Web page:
Tuesday, June 28, 2005


Head mounts & sizes

Keith, Ash and myself have mated the 3D axis assembly with the frame and dangled an extruder over it for the first time, to size up the gantry that we'll need to hold the extrusion mechanism:

After some discussion we thought we might try mounting two parallel rails over the top of the linear axis, and allow the head units to suspend themselves there. By fitting the head assemblies with adjustable feet, we'll be able to reposition each head individually to align with the centre of the turntable at the apropriate height.

In short, this proposal will allow multiple heads to be integrated at an early stage, and define a method of implementing interchangeable heads that can be exchanged with other users.

I informally suggest a gap for the rail spacing of 100mm with enough error to accomodate people who like to think in terms of 4 inches :)

What do others suggest?

The photo shows my freshly-made example of Adrian's extruder clamped by the now obsolete pinch wheel assembly. It is at least serving as a space model!

Exceedingly nifty - looks like it's getting close :)

Now if I can just arrange to get materials to start mine, and learn the neccesary electronics...

Also, just a thought (and I think it's been brought up before), but it really would be nifty if it were possible to make a part out of either something that can stand high temperatures (read: incandescent), at least for a short period of time, or something that is easy to melt out of such of a material (say, wax and plaster of paris). Melting most metals is surprisingly easy to do, assuming the presence of some form of blowing device and charcoal, and casting is a wonderful thing :)...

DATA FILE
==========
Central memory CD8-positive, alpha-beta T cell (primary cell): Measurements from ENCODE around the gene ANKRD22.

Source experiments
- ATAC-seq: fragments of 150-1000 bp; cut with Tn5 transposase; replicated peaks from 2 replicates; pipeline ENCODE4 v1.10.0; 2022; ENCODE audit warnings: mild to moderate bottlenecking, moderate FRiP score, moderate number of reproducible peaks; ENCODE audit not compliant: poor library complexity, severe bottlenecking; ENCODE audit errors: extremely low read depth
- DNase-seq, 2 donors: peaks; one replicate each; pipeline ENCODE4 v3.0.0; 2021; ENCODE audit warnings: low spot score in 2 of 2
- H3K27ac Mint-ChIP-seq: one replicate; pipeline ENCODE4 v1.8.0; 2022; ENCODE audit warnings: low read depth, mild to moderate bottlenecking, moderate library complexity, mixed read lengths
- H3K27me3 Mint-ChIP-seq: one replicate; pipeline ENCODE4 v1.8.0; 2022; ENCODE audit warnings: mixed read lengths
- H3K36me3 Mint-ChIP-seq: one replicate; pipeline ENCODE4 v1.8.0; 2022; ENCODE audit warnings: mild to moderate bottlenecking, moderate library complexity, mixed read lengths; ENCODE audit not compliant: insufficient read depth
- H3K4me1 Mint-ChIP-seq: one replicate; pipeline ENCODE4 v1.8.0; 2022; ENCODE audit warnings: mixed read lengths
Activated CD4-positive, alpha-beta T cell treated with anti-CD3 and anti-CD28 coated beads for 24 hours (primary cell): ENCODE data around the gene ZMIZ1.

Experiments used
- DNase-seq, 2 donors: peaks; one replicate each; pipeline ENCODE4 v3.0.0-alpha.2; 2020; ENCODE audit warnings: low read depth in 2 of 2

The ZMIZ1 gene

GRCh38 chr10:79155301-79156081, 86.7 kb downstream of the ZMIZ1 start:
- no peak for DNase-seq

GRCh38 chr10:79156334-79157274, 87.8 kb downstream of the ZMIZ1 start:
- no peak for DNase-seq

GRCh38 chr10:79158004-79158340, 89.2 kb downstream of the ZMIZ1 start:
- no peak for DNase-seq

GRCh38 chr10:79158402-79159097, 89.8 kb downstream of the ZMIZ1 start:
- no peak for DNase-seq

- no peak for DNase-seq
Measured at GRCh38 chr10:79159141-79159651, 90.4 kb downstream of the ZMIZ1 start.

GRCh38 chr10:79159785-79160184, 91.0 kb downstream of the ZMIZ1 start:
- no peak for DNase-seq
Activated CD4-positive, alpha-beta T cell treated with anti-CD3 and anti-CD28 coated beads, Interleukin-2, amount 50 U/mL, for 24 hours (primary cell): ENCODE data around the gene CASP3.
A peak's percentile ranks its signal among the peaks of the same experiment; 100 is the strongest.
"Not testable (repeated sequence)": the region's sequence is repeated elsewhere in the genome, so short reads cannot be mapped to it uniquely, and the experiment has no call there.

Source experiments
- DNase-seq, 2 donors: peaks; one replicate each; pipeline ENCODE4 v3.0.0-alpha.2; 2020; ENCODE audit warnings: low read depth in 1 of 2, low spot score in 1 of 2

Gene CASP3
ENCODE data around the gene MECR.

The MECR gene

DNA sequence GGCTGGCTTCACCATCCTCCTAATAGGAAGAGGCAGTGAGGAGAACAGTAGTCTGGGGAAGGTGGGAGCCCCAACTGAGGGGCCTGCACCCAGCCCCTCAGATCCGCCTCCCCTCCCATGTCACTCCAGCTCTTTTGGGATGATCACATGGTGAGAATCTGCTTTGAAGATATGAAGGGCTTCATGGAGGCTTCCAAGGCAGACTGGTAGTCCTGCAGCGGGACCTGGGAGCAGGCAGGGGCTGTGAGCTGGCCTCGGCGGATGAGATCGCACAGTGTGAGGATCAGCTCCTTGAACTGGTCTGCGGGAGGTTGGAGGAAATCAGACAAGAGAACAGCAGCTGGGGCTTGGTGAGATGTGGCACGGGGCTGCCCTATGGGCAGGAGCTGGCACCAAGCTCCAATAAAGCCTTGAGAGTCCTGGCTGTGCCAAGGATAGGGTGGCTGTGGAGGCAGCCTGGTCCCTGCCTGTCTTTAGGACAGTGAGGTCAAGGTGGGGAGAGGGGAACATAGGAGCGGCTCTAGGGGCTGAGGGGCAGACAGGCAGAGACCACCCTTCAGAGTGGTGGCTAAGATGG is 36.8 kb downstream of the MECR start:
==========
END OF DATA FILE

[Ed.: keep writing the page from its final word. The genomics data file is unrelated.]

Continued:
So easy, in fact, that it's more of a challenge to avoid pulling a white-hot sparkler of burning steel out of a forge than it is to get it hot enough to work it.
If you want to get really hot, you have to go for ceramics, I think. Of course if you have wax (or any low melting point stuff) you've immediately got investment casting in the bag. But an RP machine that could directly deposit ceramic slip; there's an idea...
Not too different to depositing icing either. Just not so tasty :)

Vik :v)
Now I think of it, I've seen slip deposited before. I was at one point considering a RepRap-like project using just a slip printer and discovered that NASA had built one. They were inkjetting ceramic parts onto a hotplate. As they built up each layer, it dried due to the heat from below. They could graduate the material through the part, moving from a ceramic, through a creamic/metal composite to pure sintered metal at the other end.

Vik :v)
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